Vascular inflammation critically regulates endothelial pathophenotypes, yet causative mechanisms remain incompletely defined, particularly in pulmonary arterial hypertension (PAH). Immune dysregulation and metabolic reprogramming are recognized tenets of PAH pathogenesis, but a unifying theory connecting the two has not been established. Across in vitro and in vivo discovery platforms, we found that endothelial induction of the nuclear receptor coactivator 7 (NCOA7) tempered the generation of proinflammatory sterols by bolstering lysosomal acidification and constraining endothelial cell immunoactivation. Conversely, reduced NCOA7 promoted lysosomal dysfunction, resulting in sterol- and bile acid-driven inflammation and endothelial cell phenotypes consistent with PAH. In vivo, mice deficient for Ncoa7 or treated with a NCOA7-dependent inflammatory bile acid demonstrated worsened hemodynamic and histological indices of PAH. In parallel, an unbiased, metabolome-wide association study from the multicenter PAH Biobank cohort (N=2,666) identified the same NCOA7-dependent sterol and bile acid metabolite plasma signature as significantly associated with PAH mortality. Furthermore, the common variant intronic SNP rs11154337 in NCOA7 was found to control NCOA7 levels, lysosome activity, sterol and bile acid production, and EC immunoactivation in isogenic, CRISPR-Cas9, SNP-edited, iPSC-derived ECs, indicating a potentially widespread genetic predisposition to NCOA7 deficiency. Correspondingly, SNP rs11154337 was associated with PAH severity, as reflected by six-minute walk distance and mortality in a single-center PAH cohort (N=93). In a second validation, multi-center PAH cohort (N=826), SNP rs11154337 was further associated with mortality. Our work establishes a genetic and metabolic paradigm that links lysosomal biology and sterol and bile acid processes with EC inflammation. This paradigm carries broad implications not only on molecular diagnostic and therapeutic development in PAH but also in other vascular disorders dependent upon acquired and innate immune regulation.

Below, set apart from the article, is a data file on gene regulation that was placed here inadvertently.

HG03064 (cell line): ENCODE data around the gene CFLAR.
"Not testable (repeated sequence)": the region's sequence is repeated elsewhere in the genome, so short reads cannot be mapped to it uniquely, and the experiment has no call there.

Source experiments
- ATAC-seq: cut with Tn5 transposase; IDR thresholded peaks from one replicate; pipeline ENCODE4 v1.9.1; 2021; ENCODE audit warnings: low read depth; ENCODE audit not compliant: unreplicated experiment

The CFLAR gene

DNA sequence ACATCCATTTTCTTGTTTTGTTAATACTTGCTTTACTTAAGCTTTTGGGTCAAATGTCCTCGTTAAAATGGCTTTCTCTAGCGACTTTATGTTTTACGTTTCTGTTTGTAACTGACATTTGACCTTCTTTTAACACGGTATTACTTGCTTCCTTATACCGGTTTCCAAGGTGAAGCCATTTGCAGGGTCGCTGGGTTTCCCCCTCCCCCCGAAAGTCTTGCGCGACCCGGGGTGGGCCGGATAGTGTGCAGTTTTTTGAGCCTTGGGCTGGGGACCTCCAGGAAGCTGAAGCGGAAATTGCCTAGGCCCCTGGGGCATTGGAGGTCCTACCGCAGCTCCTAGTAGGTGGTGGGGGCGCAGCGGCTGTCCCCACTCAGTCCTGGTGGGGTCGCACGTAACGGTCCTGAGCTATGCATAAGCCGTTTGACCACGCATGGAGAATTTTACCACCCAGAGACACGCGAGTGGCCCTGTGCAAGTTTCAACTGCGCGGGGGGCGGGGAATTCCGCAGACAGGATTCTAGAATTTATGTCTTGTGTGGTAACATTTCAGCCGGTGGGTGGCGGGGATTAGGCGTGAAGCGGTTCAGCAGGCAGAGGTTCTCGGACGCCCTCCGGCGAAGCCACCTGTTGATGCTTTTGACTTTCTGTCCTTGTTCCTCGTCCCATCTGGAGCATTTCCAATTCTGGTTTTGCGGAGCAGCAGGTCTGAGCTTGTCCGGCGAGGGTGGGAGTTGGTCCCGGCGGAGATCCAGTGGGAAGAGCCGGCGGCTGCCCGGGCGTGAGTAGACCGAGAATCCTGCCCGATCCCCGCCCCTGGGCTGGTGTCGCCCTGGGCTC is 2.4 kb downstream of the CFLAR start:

Stephen Chan, MD, PhD, is the Vitalant Chair in Vascular Medicine and Professor of Medicine (Cardiology) at the University of Pittsburgh School of Medicine. He serves as the Director of the Vascular Medicine Institute, a multi-disciplinary research institute with 40 primary and associated investigators and with $25M of yearly research expenditures. Dr. Chan also leads a basic science and translational research laboratory studying the molecular mechanisms of pulmonary vascular disease and pulmonary hypertension (PH) – a disease where reductionistic studies have primarily focused on only end-stage molecular effectors. To capitalize on the emerging discipline of “network medicine,” the Chan laboratory utilizes a combination of network-based bioinformatics with unique experimental reagents derived from genetically altered rodent and human subjects to accelerate systems-wide discovery in PH. In doing so, Dr. Chan’s published work was the first to identify the systems-level importance of microRNAs as a root cause for pulmonary hypertension, controlling metabolism, inflammation, and vascular stiffness. Dr. Chan’s recent work also delves into the computational biology of -omics datasets in order to predict unique pathogenic pathways important in PH. Dr. Chan has served as Chair of the NIH Respiratory Integrative Biology and Translational Research (RIBT) study section, holds multiple grants from the NIH, is an elected member of the American Society for Clinical Investigation, and holds an Established Investigator Award from the American Heart Association.